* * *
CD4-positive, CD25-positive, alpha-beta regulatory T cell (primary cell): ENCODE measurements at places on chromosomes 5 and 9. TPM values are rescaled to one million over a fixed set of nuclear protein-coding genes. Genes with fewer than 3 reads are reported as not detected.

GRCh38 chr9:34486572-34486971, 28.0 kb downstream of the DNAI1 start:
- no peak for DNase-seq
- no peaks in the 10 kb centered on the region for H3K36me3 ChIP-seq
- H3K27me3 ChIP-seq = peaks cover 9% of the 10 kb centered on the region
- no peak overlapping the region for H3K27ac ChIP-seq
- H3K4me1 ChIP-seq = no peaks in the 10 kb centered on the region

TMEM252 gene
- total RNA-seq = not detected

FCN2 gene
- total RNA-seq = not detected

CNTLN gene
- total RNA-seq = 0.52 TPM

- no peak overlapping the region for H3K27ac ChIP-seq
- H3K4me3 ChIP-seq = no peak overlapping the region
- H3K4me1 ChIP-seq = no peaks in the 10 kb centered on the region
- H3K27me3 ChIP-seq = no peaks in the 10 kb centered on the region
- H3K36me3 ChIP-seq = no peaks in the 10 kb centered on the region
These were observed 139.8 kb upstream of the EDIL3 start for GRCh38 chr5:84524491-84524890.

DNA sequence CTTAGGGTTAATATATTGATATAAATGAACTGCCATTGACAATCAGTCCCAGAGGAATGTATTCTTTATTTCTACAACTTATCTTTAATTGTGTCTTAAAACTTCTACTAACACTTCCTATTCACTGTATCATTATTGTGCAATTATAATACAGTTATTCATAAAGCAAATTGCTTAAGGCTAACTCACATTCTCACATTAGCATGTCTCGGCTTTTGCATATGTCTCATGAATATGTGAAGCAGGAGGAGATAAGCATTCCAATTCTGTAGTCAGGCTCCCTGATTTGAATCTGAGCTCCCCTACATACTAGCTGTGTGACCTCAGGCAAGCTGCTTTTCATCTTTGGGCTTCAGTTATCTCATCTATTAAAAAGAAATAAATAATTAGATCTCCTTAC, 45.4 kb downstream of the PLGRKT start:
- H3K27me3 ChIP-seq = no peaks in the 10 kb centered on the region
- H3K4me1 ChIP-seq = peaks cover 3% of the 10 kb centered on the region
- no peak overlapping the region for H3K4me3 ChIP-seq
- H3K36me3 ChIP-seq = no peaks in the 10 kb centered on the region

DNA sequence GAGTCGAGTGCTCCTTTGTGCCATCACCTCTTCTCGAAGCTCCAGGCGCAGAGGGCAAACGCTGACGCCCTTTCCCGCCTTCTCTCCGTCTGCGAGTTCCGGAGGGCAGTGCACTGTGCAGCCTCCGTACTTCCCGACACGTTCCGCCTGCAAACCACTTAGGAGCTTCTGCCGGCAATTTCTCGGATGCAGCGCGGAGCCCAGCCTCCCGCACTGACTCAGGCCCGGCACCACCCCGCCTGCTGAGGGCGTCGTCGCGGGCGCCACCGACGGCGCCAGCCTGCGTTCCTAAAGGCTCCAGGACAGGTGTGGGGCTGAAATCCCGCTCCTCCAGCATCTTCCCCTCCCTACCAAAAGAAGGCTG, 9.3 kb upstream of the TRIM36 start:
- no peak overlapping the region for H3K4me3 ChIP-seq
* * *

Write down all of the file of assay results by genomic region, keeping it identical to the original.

CD4-positive, CD25-positive, alpha-beta regulatory T cell (primary cell): ENCODE measurements at places on chromosomes 5 and 9. TPM values are rescaled to one million over a fixed set of nuclear protein-coding genes. Genes with fewer than 3 reads are reported as not detected.

GRCh38 chr9:34486572-34486971, 28.0 kb downstream of the DNAI1 start:
- no peak for DNase-seq
- no peaks in the 10 kb centered on the region for H3K36me3 ChIP-seq
- H3K27me3 ChIP-seq = peaks cover 9% of the 10 kb centered on the region
- no peak overlapping the region for H3K27ac ChIP-seq
- H3K4me1 ChIP-seq = no peaks in the 10 kb centered on the region

TMEM252 gene
- total RNA-seq = not detected

FCN2 gene
- total RNA-seq = not detected

CNTLN gene
- total RNA-seq = 0.52 TPM

- no peak overlapping the region for H3K27ac ChIP-seq
- H3K4me3 ChIP-seq = no peak overlapping the region
- H3K4me1 ChIP-seq = no peaks in the 10 kb centered on the region
- H3K27me3 ChIP-seq = no peaks in the 10 kb centered on the region
- H3K36me3 ChIP-seq = no peaks in the 10 kb centered on the region
These were observed 139.8 kb upstream of the EDIL3 start for GRCh38 chr5:84524491-84524890.

DNA sequence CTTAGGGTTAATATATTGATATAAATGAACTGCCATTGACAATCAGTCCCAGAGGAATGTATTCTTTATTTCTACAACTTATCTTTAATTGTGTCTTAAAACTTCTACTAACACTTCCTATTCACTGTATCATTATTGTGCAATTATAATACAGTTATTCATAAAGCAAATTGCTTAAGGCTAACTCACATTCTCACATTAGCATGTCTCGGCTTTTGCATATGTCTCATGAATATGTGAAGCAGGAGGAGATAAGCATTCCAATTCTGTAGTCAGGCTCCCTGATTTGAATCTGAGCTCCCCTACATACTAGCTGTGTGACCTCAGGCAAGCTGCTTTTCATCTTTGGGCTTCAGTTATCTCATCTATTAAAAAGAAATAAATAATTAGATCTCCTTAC, 45.4 kb downstream of the PLGRKT start:
- H3K27me3 ChIP-seq = no peaks in the 10 kb centered on the region
- H3K4me1 ChIP-seq = peaks cover 3% of the 10 kb centered on the region
- no peak overlapping the region for H3K4me3 ChIP-seq
- H3K36me3 ChIP-seq = no peaks in the 10 kb centered on the region

DNA sequence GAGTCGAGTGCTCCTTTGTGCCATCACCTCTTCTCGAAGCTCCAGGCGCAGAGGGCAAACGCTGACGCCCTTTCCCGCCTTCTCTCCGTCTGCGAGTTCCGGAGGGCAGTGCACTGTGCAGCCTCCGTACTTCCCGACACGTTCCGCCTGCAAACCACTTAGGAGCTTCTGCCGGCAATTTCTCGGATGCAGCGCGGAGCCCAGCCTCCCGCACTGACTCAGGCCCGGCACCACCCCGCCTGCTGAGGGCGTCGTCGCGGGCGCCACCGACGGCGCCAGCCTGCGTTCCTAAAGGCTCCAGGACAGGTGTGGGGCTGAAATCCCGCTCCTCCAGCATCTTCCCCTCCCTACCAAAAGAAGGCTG, 9.3 kb upstream of the TRIM36 start:
- no peak overlapping the region for H3K4me3 ChIP-seq